Stocks eased slightly on Friday, but for the second day in a row major indexes bounced off session lows, this time on a positive report on Midwest manufacturing activity.
Stocks were down by 1 percent after the release of data showing economic growth slowed in the second quarter, but a separate report showed business activity in the Midwest grew more than expected this month.
The S&P 500 has found support in the 1088 to 1090 range as economic data have come in mixed but earnings have shown strength.
The economic data we have today has provided additional confidence that at least a tepid pace of growth will continue, said Charles Lieberman, chief investment officer of Advisors Capital Management in Paramus, New Jersey. Investors are grabbing onto that and buying into values that are extremely cheap right now.
The Dow Jones industrial average <.DJI> was up 14.15 points, or 0.14 percent, at 10,481.31. The Standard & Poor's 500 Index <.SPX> was up 0.99 points, or 0.09 percent, at 1,102.52. The Nasdaq Composite Index <.IXIC> was up 3.32 points, or 0.15 percent, at 2,255.01.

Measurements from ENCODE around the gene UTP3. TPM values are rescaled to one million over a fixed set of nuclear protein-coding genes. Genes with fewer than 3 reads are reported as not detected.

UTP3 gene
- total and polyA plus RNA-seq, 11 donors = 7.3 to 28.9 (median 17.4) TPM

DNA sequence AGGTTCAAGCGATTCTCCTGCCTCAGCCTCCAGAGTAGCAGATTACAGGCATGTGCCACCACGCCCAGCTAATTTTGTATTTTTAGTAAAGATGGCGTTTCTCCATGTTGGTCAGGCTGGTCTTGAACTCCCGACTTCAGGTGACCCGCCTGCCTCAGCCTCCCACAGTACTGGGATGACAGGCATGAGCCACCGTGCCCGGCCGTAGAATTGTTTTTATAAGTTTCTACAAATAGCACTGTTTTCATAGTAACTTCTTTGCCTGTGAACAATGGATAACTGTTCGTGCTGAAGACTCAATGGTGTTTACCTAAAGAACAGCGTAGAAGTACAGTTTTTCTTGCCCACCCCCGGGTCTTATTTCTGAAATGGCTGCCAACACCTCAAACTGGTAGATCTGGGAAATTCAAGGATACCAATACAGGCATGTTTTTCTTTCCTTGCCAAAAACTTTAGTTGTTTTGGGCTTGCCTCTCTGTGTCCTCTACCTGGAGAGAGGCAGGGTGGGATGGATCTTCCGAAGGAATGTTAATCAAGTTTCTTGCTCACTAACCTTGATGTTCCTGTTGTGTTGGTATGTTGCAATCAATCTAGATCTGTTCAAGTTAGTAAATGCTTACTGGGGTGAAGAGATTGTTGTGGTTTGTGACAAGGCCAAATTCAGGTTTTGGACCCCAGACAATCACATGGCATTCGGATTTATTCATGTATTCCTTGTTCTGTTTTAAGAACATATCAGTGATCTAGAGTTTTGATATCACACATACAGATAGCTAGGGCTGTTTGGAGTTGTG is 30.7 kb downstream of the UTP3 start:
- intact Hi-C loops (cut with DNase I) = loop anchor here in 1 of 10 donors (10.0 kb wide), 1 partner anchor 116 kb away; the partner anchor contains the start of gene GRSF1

Chevron Corp , the second-largest U.S. oil company, reported a three-fold jump in quarterly profit, topping Wall Street forecasts, but its shares were down 0.7 percent at $75.48.
The Institute for Supply Management-Chicago business barometer showed businesses boosted employment and orders.
In the Commerce Department's first estimate of economic growth for the second quarter, U.S. gross domestic product expanded at a 2.4 percent annual rate, driven by capital investment, but the expansion was down from the first quarter's revised 3.7 percent rise.
People continue to run around with the double-dip flag, but it's becoming recognized and more obvious as time passes that the economy continues to grow at a slow rate, Lieberman said.
The PHLX Semiconductor index <.SOXX> was down 1 percent after slumping on Thursday on slashed outlooks from technology companies Nvidia Corp and Symantec Corp .
U.S. consumer sentiment plunged in July to its lowest level since November 2009 on bleak prospects for jobs and income a year since the economic recovery began, according to the Thomson Reuters/University of Michigan's Surveys of Consumers.
U.S. drugmaker Merck & Co reported a profit that beat analysts' estimates, but its sales were less than Wall Street's expectations, and the stock fell 2.1 percent to $34.31.
(Reporting by Matthew Lynley; Editing by Kenneth Barry)